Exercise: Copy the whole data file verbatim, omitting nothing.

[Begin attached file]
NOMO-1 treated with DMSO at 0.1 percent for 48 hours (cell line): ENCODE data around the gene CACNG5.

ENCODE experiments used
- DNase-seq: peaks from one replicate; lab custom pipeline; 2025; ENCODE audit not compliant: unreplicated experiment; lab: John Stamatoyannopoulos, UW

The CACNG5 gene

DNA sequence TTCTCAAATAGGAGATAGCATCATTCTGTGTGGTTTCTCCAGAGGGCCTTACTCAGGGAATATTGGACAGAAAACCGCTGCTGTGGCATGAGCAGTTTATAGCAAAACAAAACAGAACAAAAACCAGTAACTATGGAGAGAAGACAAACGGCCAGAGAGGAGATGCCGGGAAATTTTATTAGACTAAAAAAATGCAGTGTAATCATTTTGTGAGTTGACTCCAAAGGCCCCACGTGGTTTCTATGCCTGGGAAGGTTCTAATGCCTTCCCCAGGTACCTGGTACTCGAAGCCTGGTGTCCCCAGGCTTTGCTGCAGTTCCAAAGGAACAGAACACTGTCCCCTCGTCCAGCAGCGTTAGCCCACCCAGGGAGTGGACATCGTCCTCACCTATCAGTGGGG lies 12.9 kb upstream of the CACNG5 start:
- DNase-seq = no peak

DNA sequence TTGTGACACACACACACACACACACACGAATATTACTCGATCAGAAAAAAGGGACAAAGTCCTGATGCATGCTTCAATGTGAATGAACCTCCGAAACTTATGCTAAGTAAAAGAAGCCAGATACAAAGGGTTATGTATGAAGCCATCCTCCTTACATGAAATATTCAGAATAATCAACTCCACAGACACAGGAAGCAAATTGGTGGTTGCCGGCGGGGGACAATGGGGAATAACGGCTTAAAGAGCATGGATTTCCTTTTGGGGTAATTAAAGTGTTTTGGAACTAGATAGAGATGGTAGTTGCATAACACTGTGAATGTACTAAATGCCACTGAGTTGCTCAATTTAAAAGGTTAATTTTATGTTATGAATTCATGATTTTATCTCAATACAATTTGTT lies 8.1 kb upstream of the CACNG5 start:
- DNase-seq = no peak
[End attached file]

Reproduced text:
NOMO-1 treated with DMSO at 0.1 percent for 48 hours (cell line): ENCODE data around the gene CACNG5.

ENCODE experiments used
- DNase-seq: peaks from one replicate; lab custom pipeline; 2025; ENCODE audit not compliant: unreplicated experiment; lab: John Stamatoyannopoulos, UW

The CACNG5 gene

DNA sequence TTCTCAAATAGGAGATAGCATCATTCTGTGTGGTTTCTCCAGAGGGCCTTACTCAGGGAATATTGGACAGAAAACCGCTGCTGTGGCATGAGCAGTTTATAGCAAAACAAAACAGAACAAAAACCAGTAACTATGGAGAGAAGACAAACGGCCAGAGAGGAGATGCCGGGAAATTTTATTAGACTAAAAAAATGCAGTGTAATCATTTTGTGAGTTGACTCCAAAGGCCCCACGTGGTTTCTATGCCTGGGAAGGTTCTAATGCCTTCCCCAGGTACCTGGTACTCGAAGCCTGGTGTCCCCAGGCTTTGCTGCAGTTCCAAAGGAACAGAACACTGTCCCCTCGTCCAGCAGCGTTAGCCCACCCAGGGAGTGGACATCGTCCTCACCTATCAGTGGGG lies 12.9 kb upstream of the CACNG5 start:
- DNase-seq = no peak

DNA sequence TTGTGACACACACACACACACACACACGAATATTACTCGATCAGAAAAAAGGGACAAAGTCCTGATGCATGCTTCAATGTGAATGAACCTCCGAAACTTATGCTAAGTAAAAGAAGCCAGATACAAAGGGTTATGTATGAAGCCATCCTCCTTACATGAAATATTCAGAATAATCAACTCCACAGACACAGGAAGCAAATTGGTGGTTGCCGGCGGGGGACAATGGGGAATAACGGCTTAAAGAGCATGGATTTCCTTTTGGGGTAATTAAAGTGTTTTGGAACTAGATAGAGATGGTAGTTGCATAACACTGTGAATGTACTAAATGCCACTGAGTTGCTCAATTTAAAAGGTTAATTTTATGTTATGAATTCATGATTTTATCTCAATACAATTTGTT lies 8.1 kb upstream of the CACNG5 start:
- DNase-seq = no peak